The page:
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Shahla Atta, Frozan Fana: 2 Women Among Those Vying For Afghan Presidency

HEIDI VOGT   08/ 5/09 02:31 PM ET   AP

Afghanistan Elections

KABUL — In a country where most women leave home only under the cover of a burqa, Shahla Atta wears bright pink nail polish, highlights her eyes with glitter and wants to be Afghanistan's next president.

Atta, 42, is one of two women among more than 30 candidates vying for the presidency – an uphill and even dangerous undertaking. Neither has much chance of unseating President Hamid Karzai in the Aug. 20 vote. But just the fact that they are running open campaigns, plastering photos of their uncovered faces around Kabul, is an accomplishment in itself.

Many Afghans, especially in rural areas, believe that a woman should not show her face to non-family members.

"It is difficult for a woman even to invite some people over for tea and tell them about her ideas," said Shinkai Kharokhel, a female lawmaker in Kabul.

Then there is the Taliban, the extremist movement that banned girls from schools and ordered women to stay home and tend to their families during its harsh rule from 1996 to 2001. Taliban militants have targeted female politicians, and have claimed responsibility for the killings of policewomen and officials with the women's affairs ministry in recent years.

Frozan Fana, 40, the other woman running for president, hasn't campaigned in some outlying areas. Her vice presidential running mate, Mohammad Nasim Darmand, said he or other male deputies have gone to rallies instead. Most of her campaign events have been indoors with security-screened guests.

"Taliban and anti-government elements are against everyone, men and women, but women are soft targets for them," Kharokhel said.

Still, Fana, an orthopedic surgeon who has never held political office, has scheduled campaign events throughout the south – a Taliban stronghold that includes Helmand province, where U.S. Marines and British soldiers are fighting major offensives.

Both Fana and Atta come from political families and cite husbands and fathers who were involved in politics as part of the experience that makes them ready to lead.

Atta, a Kabul lawmaker, says women can help reform a political system dominated by male cronyism and corruption.

"The people of Afghanistan are sick of this. Billions of dollars have been wasted," she said in an interview at her campaign headquarters. "My grandchildren will get old before Karzai changes this, so the women should bring change."

At a rally in Kabul this week, Atta, wearing a long black headscarf, told a tentful of more than 100 people – the front rows packed with women – that she has to fight particularly hard as a woman running against so many men.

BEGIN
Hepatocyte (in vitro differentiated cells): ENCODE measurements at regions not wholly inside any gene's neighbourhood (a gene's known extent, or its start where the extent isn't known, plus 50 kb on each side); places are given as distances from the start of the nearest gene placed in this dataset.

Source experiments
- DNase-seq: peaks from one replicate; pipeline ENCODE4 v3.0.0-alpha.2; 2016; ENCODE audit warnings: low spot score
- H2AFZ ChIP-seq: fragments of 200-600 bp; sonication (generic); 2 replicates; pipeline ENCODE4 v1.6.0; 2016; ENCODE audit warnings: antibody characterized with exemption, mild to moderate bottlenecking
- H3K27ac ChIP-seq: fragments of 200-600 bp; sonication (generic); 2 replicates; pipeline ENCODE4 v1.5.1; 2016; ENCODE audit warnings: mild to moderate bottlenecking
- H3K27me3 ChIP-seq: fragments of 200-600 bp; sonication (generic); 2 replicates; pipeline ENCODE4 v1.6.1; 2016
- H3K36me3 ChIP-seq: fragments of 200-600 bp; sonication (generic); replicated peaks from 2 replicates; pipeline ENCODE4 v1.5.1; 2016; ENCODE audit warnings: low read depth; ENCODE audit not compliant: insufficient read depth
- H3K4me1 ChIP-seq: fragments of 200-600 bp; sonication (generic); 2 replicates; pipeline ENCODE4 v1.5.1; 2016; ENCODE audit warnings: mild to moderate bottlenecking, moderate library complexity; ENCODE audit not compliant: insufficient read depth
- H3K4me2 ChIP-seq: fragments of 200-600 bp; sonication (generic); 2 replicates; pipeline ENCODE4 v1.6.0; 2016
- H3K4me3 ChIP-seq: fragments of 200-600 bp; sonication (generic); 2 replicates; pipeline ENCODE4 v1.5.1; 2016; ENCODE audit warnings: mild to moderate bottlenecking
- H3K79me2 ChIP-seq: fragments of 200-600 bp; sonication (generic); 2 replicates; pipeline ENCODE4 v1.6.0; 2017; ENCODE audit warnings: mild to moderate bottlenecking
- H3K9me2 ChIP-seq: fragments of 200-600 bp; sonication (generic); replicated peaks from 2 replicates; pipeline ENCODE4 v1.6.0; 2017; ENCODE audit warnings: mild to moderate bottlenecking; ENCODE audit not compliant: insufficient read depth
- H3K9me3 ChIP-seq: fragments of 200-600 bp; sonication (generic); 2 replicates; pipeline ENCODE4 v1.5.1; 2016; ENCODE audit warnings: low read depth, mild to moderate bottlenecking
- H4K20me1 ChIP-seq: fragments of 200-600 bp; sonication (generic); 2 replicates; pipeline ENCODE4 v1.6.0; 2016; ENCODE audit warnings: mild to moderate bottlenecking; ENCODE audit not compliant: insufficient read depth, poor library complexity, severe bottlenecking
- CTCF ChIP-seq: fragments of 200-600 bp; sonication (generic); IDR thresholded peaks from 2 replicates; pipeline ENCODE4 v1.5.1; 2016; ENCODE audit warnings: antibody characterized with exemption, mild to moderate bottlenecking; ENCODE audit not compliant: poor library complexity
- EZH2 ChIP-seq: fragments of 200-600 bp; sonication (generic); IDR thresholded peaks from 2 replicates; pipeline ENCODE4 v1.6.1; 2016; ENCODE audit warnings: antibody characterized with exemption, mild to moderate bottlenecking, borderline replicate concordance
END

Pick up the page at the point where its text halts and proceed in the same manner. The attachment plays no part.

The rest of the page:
Fana is more soft-spoken and quick to defer to male deputies on policy. Dressed in conservative black robes and a matching headscarf, she said she was eager to run because her medical work has shown her how much Afghans are hurting. She says she wants to help people who can't pay for care.

Neither woman has the sway of Afghanistan's first female presidential candidate, who ran in the last election in 2004. Massouda Jalal finished sixth in a field of 18 candidates – though she received only 1.1 percent of the vote – and served briefly as Women's Affairs Minister.

Fana and Atta are expected to finish near the bottom of the field in this election, which Karzai is favored to win.

Not all women support them. The Movement of Afghan Sisters, a nationwide voting bloc of 16,000 women, backs Ashraf Ghani, a man who is also a long-shot but seems stronger on women's rights, said Homaira Haqmal, the group's founder.

"Many of the female MPs in Afghanistan today came through warlords or the political machine. They aren't free to speak and they aren't decision makers," said the professor of law and political science at Kabul University.

Haqmal said the real battle for women's rights will be fought in the provinces, where women have to fight conservative culture and male-dominated local government both to run for office and to vote. Dozens of provincial council seats reserved for women are likely to go unfilled this year, because there are no candidates willing to run.

Haqmal's year-old group recruited 47 female candidates for provincial councils this year and is planning car pools to get women to the polls in areas where their husbands would be unlikely to let them out alone.

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Associated Press Writer Julie Jacobson contributed to this report from Kabul.

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Filed by Stuart Whatley  |